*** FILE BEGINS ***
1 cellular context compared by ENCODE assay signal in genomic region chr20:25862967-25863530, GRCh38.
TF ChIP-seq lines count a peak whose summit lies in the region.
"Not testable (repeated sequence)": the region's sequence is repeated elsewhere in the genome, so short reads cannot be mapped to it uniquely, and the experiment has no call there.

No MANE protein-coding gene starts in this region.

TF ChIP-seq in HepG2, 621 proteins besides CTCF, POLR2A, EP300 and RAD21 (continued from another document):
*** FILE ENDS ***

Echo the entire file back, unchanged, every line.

1 cellular context compared by ENCODE assay signal in genomic region chr20:25862967-25863530, GRCh38.
TF ChIP-seq lines count a peak whose summit lies in the region.
"Not testable (repeated sequence)": the region's sequence is repeated elsewhere in the genome, so short reads cannot be mapped to it uniquely, and the experiment has no call there.

No MANE protein-coding gene starts in this region.

TF ChIP-seq in HepG2, 621 proteins besides CTCF, POLR2A, EP300 and RAD21 (continued from another document):